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14 juni 2012

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Research funding in the field of African Studies is increasingly being justified by highlighting the contribution it can make to solving development problems. This is related to the general expectation that scientific research makes a direct contribution to improving human well-being. This development entails epistemological and practical issues that should be at the centre of discussions about the status of African Studies. The entailing epistemological issues are, in fact, neither new nor particular to African Studies. Jürgen Habermas’s thoughts on communicative action were partially a response to what he saw as an assault on the sovereignty of the scientific pursuits that revelled in conceptual clarification while creating an enabling environment for dialogue. In pitting them against the instrumental rationality of the new managerial class with its positivist conception of science, he was rightly drawing attention to the need to revisit the methodology of the social sciences. In a sense, therefore, the expectation that research contributes to enhancing human well-being is part of a larger epistemological challenge that faces the social sciences in general and, by refraction, the field of African Studies. The aim of this seminar is to raise these issues and provide a solid epistemological grounding to the practice of research in African Studies. The claim is that so-called practice-oriented research (i.e. research that yields results in tune with development goals) poses a danger to the theoretical and conceptual integrity of African Studies. A discussion of these issues would seem essential if African Studies is to remain committed to genuine scholarship. Elísio Macamo is Professor of African Studies at the University of Basel. Having studied in Maputo, the UK) and Bayreuth (Germany), he taught development sociology at the University of Bayreuth and was a founding member of the Bayreuth International Graduate School of African Studies. He has also been a research fellow at the Centre for African Studies in Lisbon (Portugal), an AGORA fellow at the Institute for Advanced Studies in Berlin and a visiting lecturer at Eduardo Mondlane University in Mozambique. He regularly gives methodological workshops to Portuguese-speaking African doctoral students for CODESRIA. His interests include the sociology of religion, technology, knowledge, politics and risk, and especially phenomenological and interpretive approaches to empirical social research. His current research projects focus on the politics of the rule of law and comparative studies of development. Date:  Thursday 21 June 2012 Time: 15.30-17.00 Place: Room 3A06, Pieter de la Court building, Wassenaarseweg 52, Leiden Speaker: Elisio Macamo, Professor in African Studies, University of Basel You are kindly requested to register for this seminar.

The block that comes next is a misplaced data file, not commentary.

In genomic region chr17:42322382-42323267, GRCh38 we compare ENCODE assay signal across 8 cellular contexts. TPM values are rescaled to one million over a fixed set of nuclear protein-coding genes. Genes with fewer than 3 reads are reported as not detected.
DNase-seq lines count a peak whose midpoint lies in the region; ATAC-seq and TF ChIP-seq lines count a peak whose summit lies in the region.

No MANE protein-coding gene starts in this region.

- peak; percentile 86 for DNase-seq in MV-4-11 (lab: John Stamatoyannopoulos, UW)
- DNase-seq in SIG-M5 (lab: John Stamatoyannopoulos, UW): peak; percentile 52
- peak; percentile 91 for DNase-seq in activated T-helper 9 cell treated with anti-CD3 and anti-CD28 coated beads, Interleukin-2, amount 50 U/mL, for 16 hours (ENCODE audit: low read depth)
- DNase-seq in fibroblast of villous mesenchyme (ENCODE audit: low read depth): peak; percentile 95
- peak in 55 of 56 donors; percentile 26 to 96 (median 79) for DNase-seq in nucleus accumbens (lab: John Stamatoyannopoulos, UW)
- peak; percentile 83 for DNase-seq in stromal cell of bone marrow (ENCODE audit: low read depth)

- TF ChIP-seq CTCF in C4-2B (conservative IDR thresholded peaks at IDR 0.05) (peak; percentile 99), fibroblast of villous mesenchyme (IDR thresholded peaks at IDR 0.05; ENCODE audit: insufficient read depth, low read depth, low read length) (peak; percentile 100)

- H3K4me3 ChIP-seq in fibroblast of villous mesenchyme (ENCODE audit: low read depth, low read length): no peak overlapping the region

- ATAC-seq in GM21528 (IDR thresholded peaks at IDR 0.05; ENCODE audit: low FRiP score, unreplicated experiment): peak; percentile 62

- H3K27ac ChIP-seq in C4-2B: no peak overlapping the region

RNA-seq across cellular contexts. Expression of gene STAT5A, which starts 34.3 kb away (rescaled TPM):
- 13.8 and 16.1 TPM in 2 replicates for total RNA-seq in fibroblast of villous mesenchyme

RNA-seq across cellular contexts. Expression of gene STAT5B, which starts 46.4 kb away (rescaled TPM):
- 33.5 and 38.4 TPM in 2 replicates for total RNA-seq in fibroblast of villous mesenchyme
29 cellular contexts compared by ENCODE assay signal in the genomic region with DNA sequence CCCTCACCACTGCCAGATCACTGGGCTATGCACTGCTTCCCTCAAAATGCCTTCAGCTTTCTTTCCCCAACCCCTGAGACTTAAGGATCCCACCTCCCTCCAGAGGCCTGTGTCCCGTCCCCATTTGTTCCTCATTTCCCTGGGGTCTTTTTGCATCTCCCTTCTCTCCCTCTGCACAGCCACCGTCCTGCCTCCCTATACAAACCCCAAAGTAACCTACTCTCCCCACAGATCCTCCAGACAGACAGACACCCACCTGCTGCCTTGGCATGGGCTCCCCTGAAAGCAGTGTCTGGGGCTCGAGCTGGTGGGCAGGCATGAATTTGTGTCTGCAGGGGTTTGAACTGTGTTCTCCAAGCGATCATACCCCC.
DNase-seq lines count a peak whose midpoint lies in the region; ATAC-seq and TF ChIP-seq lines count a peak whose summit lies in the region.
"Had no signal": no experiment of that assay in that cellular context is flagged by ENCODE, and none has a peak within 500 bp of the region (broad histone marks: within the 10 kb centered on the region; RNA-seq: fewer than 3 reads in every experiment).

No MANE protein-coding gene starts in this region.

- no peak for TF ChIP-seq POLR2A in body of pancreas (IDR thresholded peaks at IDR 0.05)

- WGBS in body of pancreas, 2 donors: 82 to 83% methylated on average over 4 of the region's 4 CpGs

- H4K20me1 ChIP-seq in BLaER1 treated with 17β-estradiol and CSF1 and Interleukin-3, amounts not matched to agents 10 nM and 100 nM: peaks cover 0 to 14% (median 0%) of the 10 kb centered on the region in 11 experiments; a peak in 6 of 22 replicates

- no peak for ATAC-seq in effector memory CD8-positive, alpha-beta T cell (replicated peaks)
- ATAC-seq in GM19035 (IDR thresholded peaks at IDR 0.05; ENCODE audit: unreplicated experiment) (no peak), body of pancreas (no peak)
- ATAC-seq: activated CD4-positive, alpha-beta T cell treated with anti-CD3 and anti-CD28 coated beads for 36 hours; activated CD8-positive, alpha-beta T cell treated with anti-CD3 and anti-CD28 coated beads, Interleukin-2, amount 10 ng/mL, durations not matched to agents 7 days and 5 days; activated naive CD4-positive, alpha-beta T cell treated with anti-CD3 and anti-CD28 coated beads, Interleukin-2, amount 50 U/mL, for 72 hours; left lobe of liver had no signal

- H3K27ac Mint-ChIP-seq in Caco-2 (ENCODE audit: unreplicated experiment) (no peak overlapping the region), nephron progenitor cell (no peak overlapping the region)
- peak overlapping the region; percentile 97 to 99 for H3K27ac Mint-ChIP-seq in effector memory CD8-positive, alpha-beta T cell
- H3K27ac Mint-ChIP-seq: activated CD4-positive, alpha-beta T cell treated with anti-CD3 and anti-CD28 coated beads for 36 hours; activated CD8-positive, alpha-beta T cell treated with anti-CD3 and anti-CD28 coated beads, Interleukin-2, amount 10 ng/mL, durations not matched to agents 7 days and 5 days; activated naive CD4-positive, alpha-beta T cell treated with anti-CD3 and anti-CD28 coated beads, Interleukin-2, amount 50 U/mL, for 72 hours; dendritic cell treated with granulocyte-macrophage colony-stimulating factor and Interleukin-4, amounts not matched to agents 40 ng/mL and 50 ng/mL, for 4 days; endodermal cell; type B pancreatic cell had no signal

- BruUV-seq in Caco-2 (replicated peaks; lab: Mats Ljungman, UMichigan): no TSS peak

Opinie: ‘Brief minister Kaag over maatschappelijk middenveld: analytisch zwak en weinig ambitieus’

Door Fons van der Velden | 09 juli 2019

Het is een groot goed dat de Nederlandse overheid zoveel fondsen ter beschikking stelt voor de versterking van maatschappelijke organisaties en maatschappelijk middenveld, schrijft Fons van der Velden in deze opiniebijdrage naar aanleiding van de kamerbrief van minister Kaag. Maar hij vindt de brief analytisch zwak en van weinig ambitie getuigen. Wat had beter gekund?

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Tip 3 aan Kaag: ‘Lever in op je privilege en geef zuidelijke organisaties meer inspraak bij het bepalen van prioriteiten’

Door Lizan Nijkrake | 08 juli 2019

Minister Kaag werkt hard aan een nieuw subsidiekader voor het maatschappelijk middenveld. Ze wil meer eigenaarschap geven aan zuidelijke ngo’s om hen meer legitimiteit te geven, en ziet daarbij een andere rol voor Nederlandse organisaties. Vice Versa vroeg vier zuidelijke organisaties hoe zij dit zien. Wat is hun gouden tip voor onze minister? Met vandaag Carla López Cabrera, directeur van Fondo Centroamericano de Mujeres (FCAM) in Nicaragua, een feministisch fonds dat lokale vrouwenrechtenbewegingen in Centraal Amerika steunt.

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Shifting fundamental power issues in funding relationships

Door Evelijne Bruning Ruerd Ruben en Lau Schulpen | 02 juli 2019

This article claims that the current aid architecture favours clientilism, dependency and short-term projects. The authors Evelijne Bruning (The Hunger Project) Ruerd Ruben (Wageningen University & Research) and Lau Schulpen (Radboud University Nijmegen) are suggesting four possible ways to overcome this in order to shift power closer to the ground.

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